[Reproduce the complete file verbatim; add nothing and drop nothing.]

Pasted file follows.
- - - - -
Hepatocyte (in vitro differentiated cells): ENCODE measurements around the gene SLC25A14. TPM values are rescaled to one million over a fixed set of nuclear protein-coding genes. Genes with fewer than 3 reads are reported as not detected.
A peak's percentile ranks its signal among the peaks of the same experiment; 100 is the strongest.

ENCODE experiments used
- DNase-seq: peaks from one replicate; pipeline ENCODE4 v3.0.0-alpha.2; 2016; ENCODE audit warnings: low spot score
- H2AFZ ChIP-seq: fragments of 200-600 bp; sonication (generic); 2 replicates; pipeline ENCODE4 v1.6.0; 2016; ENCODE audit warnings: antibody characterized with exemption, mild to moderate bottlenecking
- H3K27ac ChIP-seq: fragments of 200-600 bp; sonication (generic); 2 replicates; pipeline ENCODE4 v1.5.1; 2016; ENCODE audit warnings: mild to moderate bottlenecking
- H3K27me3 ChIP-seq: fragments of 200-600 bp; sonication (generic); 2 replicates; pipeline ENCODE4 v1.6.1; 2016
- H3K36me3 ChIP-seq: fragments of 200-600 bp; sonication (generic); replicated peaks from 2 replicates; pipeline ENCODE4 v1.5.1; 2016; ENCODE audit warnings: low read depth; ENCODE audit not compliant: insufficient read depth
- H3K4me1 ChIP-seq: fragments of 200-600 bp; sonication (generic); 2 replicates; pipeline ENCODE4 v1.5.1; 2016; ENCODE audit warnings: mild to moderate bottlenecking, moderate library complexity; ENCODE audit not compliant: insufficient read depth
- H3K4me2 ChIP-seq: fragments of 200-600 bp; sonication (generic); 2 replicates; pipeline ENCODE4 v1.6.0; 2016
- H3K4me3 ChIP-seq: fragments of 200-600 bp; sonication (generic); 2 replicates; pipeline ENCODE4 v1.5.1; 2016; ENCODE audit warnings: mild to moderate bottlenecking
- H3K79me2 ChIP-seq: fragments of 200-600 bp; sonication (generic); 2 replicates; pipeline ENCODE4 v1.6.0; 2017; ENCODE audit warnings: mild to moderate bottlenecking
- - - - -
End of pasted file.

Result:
Hepatocyte (in vitro differentiated cells): ENCODE measurements around the gene SLC25A14. TPM values are rescaled to one million over a fixed set of nuclear protein-coding genes. Genes with fewer than 3 reads are reported as not detected.
A peak's percentile ranks its signal among the peaks of the same experiment; 100 is the strongest.

ENCODE experiments used
- DNase-seq: peaks from one replicate; pipeline ENCODE4 v3.0.0-alpha.2; 2016; ENCODE audit warnings: low spot score
- H2AFZ ChIP-seq: fragments of 200-600 bp; sonication (generic); 2 replicates; pipeline ENCODE4 v1.6.0; 2016; ENCODE audit warnings: antibody characterized with exemption, mild to moderate bottlenecking
- H3K27ac ChIP-seq: fragments of 200-600 bp; sonication (generic); 2 replicates; pipeline ENCODE4 v1.5.1; 2016; ENCODE audit warnings: mild to moderate bottlenecking
- H3K27me3 ChIP-seq: fragments of 200-600 bp; sonication (generic); 2 replicates; pipeline ENCODE4 v1.6.1; 2016
- H3K36me3 ChIP-seq: fragments of 200-600 bp; sonication (generic); replicated peaks from 2 replicates; pipeline ENCODE4 v1.5.1; 2016; ENCODE audit warnings: low read depth; ENCODE audit not compliant: insufficient read depth
- H3K4me1 ChIP-seq: fragments of 200-600 bp; sonication (generic); 2 replicates; pipeline ENCODE4 v1.5.1; 2016; ENCODE audit warnings: mild to moderate bottlenecking, moderate library complexity; ENCODE audit not compliant: insufficient read depth
- H3K4me2 ChIP-seq: fragments of 200-600 bp; sonication (generic); 2 replicates; pipeline ENCODE4 v1.6.0; 2016
- H3K4me3 ChIP-seq: fragments of 200-600 bp; sonication (generic); 2 replicates; pipeline ENCODE4 v1.5.1; 2016; ENCODE audit warnings: mild to moderate bottlenecking
- H3K79me2 ChIP-seq: fragments of 200-600 bp; sonication (generic); 2 replicates; pipeline ENCODE4 v1.6.0; 2017; ENCODE audit warnings: mild to moderate bottlenecking